By Andy Mannix
By Caleb Hannan
By Olivia LaVecchia
By CP Staff
By Aaron Rupar
By Jacob Wheeler
By Olivia LaVecchia
By Aaron Rupar
The Question: Can the government demand a $51,000 down payment if someone wants to examine government e-mails?
The Opinion: Disputes over charges, both for gathering information and making photocopies, have been at issue in some 51 of the IPAD's opinions since 1993. But, for our money, none rivals State Sen. Phil Krinkie's battle with the Department of Transportation over the Hiawatha Light Rail Transit project. In 1999 Krinkie, looking for hard evidence that the DoT misled legislators on cost, wrote to the department asking to inspect all e-mails relating to the project. Margo LaBau, the DoT chief of staff, responded that it would cost approximately $99,950 to gather the information and requested a jaw-dropping $51,000 down payment. In June 2000 the Commissioner of Administration David Fisher delivered his opinion on the matter. He concluded that under data-practices law, Krinkie was within his rights requesting access to the documents, and that the DoT could not charge for compiling the data. "What Krinkie learned from this is the real-life problem of trying to get information out of a government agency," Gemberling observes. The Republican senator is still learning. In the fall of 2000, he filed a data-practices lawsuit against the DoT and the Metropolitan Council, another agency involved with the project. Since then, Krinkie figures he has received about 80 percent of the requested e-mails. "But," he complains, "that's two and a half years and a lawsuit later."
The Question: Should government have to comply with data-practices requests that are, um, ridiculous?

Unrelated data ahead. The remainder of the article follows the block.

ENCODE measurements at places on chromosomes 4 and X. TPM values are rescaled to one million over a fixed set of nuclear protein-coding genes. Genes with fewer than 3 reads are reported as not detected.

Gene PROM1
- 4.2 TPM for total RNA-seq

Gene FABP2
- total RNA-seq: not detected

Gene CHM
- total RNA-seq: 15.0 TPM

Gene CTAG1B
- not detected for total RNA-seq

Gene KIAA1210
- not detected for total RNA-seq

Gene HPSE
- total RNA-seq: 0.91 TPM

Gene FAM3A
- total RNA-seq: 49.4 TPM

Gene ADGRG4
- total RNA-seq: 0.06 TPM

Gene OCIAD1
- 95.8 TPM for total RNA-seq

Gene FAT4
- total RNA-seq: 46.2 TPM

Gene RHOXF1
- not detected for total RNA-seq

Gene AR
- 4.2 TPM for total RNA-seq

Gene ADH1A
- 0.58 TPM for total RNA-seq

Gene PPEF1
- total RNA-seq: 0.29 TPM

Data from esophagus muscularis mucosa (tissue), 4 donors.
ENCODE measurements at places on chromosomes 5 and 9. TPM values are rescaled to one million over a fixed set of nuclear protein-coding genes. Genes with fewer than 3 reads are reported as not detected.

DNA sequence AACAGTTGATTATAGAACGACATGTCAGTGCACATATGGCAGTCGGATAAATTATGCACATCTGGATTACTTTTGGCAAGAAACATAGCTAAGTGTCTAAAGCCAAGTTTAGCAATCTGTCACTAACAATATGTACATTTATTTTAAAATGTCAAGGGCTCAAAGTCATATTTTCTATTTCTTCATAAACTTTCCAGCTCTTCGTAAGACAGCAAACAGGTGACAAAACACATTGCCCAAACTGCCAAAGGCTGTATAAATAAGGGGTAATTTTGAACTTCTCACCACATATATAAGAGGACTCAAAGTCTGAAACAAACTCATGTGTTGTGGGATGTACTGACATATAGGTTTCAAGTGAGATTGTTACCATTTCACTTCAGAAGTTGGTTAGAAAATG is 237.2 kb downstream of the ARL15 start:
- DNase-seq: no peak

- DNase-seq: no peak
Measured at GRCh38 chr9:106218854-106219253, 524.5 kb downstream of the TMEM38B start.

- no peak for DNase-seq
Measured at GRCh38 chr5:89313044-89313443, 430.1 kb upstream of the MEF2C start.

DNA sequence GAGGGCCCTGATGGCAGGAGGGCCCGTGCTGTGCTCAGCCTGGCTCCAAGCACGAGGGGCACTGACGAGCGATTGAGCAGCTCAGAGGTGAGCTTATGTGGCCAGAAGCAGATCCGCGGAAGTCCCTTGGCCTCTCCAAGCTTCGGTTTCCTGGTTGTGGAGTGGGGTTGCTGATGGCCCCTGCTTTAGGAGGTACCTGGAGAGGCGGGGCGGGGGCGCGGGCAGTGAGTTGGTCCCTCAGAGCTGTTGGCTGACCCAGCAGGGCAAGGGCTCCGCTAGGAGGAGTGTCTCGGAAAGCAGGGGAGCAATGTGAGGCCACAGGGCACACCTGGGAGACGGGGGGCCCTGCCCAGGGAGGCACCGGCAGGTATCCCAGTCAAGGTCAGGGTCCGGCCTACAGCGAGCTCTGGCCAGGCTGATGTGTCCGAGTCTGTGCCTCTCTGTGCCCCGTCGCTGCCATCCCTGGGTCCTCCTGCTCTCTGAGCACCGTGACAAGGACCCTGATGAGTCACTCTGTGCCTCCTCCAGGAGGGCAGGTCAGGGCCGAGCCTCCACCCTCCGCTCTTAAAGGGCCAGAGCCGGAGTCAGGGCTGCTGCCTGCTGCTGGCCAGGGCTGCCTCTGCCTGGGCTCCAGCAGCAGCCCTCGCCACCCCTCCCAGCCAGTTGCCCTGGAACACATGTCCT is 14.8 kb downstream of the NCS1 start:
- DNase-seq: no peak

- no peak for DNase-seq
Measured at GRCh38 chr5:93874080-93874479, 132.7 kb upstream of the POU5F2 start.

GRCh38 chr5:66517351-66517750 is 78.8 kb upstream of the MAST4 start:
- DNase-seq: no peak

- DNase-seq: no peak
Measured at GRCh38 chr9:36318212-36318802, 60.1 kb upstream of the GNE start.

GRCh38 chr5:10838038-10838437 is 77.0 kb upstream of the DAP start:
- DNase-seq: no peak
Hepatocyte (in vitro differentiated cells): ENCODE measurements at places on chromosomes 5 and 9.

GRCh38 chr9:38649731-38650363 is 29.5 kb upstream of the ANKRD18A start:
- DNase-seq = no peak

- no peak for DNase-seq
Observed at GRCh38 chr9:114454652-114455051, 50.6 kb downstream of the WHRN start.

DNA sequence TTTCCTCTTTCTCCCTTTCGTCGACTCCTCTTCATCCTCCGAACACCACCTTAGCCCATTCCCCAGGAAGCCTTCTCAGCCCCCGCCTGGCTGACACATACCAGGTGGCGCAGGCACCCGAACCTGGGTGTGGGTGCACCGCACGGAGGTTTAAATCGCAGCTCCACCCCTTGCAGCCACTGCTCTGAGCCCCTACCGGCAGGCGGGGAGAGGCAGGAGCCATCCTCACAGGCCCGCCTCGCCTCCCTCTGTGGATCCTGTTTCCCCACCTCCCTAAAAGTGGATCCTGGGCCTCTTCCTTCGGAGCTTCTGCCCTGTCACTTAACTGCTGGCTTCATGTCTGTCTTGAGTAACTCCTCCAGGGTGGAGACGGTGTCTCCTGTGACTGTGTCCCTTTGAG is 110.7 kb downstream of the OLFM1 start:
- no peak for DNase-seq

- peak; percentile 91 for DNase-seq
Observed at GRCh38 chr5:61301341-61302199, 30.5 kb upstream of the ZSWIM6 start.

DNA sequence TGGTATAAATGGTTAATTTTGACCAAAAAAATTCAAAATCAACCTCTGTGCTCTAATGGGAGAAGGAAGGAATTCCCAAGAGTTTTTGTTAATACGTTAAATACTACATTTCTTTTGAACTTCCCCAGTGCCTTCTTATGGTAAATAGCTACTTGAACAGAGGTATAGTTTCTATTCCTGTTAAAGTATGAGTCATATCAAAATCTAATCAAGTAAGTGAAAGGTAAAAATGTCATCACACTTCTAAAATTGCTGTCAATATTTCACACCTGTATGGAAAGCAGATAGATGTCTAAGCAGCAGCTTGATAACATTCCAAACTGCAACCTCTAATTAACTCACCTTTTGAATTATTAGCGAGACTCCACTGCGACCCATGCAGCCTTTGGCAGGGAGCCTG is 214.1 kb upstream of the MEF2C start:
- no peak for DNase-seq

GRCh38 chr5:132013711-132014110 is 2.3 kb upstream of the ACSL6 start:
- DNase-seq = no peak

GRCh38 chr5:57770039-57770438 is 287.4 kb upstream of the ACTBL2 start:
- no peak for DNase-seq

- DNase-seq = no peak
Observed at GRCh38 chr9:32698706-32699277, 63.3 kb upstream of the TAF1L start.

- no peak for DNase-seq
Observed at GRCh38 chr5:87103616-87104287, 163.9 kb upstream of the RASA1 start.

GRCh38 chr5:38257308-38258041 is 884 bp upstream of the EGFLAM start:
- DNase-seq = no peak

The Opinion: It seems there isn't a public agency or government institution around that hasn't piqued the interest of Minneapolis resident Teresa Graham. Over the past four years she has asked for information from a wide range of public agencies, from the Department of Labor and Industry to the State Board of Private Detectives and Protective Service Agents. Typically her requests are for "all public data" on a particular agency's employees--requests that, those same agencies complain, can take weeks and even months to fulfill. In some instances Graham has sought out advisory opinions from IPAD; in two cases, those requests resulted in findings that an agency had failed to comply with the Data Practices Act. Finally, in January of 2001, Julien Carter, commissioner of the Department of Employee Relations, decided to seek out an opinion of his own: Must state employees assemble data "under circumstances indicating the requests are not necessarily motivated by a desire to gain access to data"? Carter contended that Graham often failed to show up to inspect data once it was collected; he also noted the ill will that existed between Graham and at least five state agencies which, together in 1998, sought and received a restraining order barring Graham from contacting them in person. In March Commissioner Fisher issued his opinion: state agencies ought to be relieved of their data-practices obligations "because of the unique facts of the situation." Fisher also decided that he would not respond to four additional requests for opinions from Graham. He didn't wish to "serve as an agent for Ms. Graham's abuse by perpetuating fruitless exercises in the expenditure of government resources so that she can exact revenge on entities with whom she has a variety of long-standing disputes."
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